Booze key driver of crime

Alcohol-fuelled violence and associated problems are being addressed in a variety of ways in Dunedin. Rosie Manins talks to some of those involved.

Alcohol is a key driver of crime in the Southern police district, and a factor in a third of all crime, district commander Superintendent Andrew Coster says.

''As a community we need to reflect on how the behaviour of family and friends can be negatively impacted by alcohol, and how we can all play a part in creating change to prevent this happening,'' he said.

Police raised awareness of the negative impact on people's lives from misuse of alcohol by spending more time in communities and undertaking a range of associated activities, such as foot and vehicle patrols to quell drunken disorder, road checkpoints to target drink-driving, compliance checks on licensed premises, and enforcement of liquor bans in public places, he said.

The newly implemented Sale and Supply of Alcohol Act, which came into effect on December 19, was also helping publicans, liquor licensing officers and police to manage excessive drinking in Dunedin.

Dunedin Mayor Dave Cull said excessive drinking not only led to stupid or dangerous behaviour, it also put people at risk of becoming victims themselves.

The mayor urged residents of Dunedin to try to get better at looking out for one another, especially young tertiary students.

''You might get a bit pissed and belt someone or do something stupid ... but you are just as likely to become vulnerable to someone else if you drink too much, whether it's a sexual or violent attack or a mugging,'' Mr Cull said.

Mr Cull applauded initiatives in the city which encouraged safe alcohol consumption.

He cited Emerson's Brewery T-shirts with the slogan ''drink less, enjoy more'' and the policy in some bars of serving stronger beers in smaller quantities.

''For example, I know some places will only sell 7% alcohol beer in a handle, not in a pint. I think there's a fair degree of responsibility exercised by some of our bar owners,'' he said.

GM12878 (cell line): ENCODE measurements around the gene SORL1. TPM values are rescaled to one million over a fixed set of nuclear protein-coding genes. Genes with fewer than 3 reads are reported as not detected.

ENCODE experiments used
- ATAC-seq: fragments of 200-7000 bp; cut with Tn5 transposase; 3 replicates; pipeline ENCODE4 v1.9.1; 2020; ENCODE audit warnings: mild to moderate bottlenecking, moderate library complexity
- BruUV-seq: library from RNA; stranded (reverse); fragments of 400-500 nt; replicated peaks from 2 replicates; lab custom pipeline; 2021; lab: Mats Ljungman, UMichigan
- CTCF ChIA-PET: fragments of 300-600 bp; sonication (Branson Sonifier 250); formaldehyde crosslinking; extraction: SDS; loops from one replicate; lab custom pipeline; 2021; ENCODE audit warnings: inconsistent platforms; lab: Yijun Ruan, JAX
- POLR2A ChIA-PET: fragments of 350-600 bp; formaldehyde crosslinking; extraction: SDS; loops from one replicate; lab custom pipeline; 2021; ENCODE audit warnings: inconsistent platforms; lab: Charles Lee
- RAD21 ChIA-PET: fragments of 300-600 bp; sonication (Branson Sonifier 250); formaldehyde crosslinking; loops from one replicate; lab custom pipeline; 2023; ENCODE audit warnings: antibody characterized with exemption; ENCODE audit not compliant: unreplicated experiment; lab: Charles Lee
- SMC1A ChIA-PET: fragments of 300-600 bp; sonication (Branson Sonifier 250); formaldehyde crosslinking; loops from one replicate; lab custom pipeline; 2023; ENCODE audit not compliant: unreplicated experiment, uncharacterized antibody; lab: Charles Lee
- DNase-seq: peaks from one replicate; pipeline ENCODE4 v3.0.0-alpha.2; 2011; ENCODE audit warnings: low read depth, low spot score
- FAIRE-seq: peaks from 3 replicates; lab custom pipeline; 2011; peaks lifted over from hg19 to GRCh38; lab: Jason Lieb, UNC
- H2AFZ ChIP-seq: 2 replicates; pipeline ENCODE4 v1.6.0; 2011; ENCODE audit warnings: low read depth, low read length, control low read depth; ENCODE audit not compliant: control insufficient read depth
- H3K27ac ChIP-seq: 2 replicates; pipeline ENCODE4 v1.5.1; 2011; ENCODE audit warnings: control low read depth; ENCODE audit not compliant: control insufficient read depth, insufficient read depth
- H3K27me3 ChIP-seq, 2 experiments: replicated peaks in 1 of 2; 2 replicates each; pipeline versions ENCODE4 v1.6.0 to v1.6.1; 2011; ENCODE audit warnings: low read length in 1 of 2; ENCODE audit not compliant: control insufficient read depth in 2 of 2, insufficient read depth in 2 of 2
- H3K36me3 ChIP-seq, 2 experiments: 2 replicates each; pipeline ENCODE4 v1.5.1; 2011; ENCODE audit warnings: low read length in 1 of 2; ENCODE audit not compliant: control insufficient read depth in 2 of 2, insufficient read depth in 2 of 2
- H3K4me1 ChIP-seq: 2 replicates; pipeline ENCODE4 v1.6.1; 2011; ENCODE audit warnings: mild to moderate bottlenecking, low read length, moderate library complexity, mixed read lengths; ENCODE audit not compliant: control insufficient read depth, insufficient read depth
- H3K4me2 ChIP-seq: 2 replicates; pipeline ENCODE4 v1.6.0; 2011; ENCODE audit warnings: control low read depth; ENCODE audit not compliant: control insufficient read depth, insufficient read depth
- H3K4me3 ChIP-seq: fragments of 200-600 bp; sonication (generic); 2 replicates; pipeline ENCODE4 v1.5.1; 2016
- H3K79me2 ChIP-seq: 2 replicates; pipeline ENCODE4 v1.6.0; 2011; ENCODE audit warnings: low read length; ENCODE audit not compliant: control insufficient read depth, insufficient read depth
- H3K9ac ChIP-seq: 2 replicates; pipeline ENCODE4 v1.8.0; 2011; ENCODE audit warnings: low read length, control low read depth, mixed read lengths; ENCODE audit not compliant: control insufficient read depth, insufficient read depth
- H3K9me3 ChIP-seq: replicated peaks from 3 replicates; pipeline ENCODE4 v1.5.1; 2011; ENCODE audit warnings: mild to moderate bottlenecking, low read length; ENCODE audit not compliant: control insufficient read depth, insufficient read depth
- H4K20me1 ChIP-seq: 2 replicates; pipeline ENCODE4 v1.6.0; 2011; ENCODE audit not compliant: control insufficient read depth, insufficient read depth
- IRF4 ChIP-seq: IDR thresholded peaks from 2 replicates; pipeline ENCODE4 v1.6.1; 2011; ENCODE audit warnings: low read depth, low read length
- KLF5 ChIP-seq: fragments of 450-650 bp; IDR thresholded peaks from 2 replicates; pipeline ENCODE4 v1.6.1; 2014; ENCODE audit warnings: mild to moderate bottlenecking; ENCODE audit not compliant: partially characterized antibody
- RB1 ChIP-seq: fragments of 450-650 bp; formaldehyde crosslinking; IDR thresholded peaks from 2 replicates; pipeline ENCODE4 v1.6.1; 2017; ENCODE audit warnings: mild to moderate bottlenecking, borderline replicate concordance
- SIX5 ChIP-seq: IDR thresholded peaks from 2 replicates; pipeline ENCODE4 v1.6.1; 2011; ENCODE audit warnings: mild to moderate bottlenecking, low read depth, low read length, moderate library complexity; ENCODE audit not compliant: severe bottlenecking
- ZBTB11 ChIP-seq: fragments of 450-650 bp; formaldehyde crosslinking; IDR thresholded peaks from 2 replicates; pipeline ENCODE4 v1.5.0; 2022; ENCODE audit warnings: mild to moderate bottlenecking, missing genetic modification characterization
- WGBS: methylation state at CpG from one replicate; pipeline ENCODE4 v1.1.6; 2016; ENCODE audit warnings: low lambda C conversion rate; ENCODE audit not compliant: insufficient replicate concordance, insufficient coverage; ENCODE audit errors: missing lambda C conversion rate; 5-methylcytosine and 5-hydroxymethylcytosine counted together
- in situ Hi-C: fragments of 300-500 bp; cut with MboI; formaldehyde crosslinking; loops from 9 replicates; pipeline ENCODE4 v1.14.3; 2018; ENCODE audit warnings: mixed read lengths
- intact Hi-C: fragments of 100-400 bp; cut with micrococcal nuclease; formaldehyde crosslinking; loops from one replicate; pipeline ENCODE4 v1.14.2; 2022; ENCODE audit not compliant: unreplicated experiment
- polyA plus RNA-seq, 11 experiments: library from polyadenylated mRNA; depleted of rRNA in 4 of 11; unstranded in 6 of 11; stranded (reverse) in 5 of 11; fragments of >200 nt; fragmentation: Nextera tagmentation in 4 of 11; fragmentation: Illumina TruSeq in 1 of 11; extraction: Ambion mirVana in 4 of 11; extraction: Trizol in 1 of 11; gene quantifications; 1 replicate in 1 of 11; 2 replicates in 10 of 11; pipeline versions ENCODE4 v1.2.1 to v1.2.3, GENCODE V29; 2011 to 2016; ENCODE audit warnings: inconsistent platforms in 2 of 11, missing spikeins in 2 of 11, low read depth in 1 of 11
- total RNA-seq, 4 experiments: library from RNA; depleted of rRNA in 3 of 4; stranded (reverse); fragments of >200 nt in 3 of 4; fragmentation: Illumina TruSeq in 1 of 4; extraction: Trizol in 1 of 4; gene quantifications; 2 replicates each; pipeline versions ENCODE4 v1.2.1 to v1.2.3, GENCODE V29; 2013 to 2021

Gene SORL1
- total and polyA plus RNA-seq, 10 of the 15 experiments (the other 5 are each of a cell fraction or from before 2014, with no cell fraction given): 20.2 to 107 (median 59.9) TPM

Speight's Ale House owner Mark Scully said many hospitality managers in Dunedin actively encouraged safe drinking practices and rewarded sober drivers.

Mr Scully was among those to implement a Dunedin City Council initiative providing free non-alcoholic drinks to designated sober drivers.

Sober driving packs were also given out at the bar, and staff were encouraged to arrange safe transport for intoxicated patrons, he said.

There was always a licensed manager on the premises, security staff worked weekends, and non-alcoholic drinks and food were available at all times.

Mr Scully said the safest place for people to consume alcohol was at a licensed premises where sober staff, including licensed managers and security, made for a controlled environment.

Dunedin Collaboration Against Family Violence co-ordinator Rob Thomson said alcohol did not cause violence, but it did magnify violent situations.

''Alcohol does not make people violent, it's important to be quite clear about that. What it can do is exacerbate existing violence and it can result in, or increase, the escalation of violence and the severity of violence,'' he said.

Alcohol and crime
• About 80% of prisoners have committed alcohol-related or drug-related offending.
• About 80% of defendants have alcohol-dependency or drug-dependency issues.
• In any given week, thousands of people appear in courts nationally for alcohol-related offending.
• Most youth offending is alcohol-related.

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